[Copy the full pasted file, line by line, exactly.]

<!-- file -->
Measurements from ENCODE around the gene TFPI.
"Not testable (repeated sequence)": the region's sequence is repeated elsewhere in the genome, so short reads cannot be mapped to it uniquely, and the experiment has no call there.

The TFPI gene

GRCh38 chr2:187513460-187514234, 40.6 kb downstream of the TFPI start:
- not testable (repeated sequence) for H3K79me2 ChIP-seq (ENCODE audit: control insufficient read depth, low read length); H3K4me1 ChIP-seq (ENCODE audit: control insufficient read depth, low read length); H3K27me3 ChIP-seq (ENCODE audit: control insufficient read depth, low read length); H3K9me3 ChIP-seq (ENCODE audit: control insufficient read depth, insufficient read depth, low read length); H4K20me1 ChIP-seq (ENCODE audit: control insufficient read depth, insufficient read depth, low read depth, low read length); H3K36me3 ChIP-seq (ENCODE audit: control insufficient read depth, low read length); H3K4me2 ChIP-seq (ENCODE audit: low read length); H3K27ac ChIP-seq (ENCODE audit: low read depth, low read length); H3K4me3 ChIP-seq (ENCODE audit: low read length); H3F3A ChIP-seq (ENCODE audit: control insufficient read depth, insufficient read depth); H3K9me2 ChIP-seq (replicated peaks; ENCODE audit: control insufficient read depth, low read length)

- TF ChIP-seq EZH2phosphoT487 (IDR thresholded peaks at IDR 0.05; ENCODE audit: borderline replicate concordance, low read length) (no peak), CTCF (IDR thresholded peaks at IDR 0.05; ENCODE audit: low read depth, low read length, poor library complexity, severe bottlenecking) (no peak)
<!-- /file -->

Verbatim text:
Measurements from ENCODE around the gene TFPI.
"Not testable (repeated sequence)": the region's sequence is repeated elsewhere in the genome, so short reads cannot be mapped to it uniquely, and the experiment has no call there.

The TFPI gene

GRCh38 chr2:187513460-187514234, 40.6 kb downstream of the TFPI start:
- not testable (repeated sequence) for H3K79me2 ChIP-seq (ENCODE audit: control insufficient read depth, low read length); H3K4me1 ChIP-seq (ENCODE audit: control insufficient read depth, low read length); H3K27me3 ChIP-seq (ENCODE audit: control insufficient read depth, low read length); H3K9me3 ChIP-seq (ENCODE audit: control insufficient read depth, insufficient read depth, low read length); H4K20me1 ChIP-seq (ENCODE audit: control insufficient read depth, insufficient read depth, low read depth, low read length); H3K36me3 ChIP-seq (ENCODE audit: control insufficient read depth, low read length); H3K4me2 ChIP-seq (ENCODE audit: low read length); H3K27ac ChIP-seq (ENCODE audit: low read depth, low read length); H3K4me3 ChIP-seq (ENCODE audit: low read length); H3F3A ChIP-seq (ENCODE audit: control insufficient read depth, insufficient read depth); H3K9me2 ChIP-seq (replicated peaks; ENCODE audit: control insufficient read depth, low read length)

- TF ChIP-seq EZH2phosphoT487 (IDR thresholded peaks at IDR 0.05; ENCODE audit: borderline replicate concordance, low read length) (no peak), CTCF (IDR thresholded peaks at IDR 0.05; ENCODE audit: low read depth, low read length, poor library complexity, severe bottlenecking) (no peak)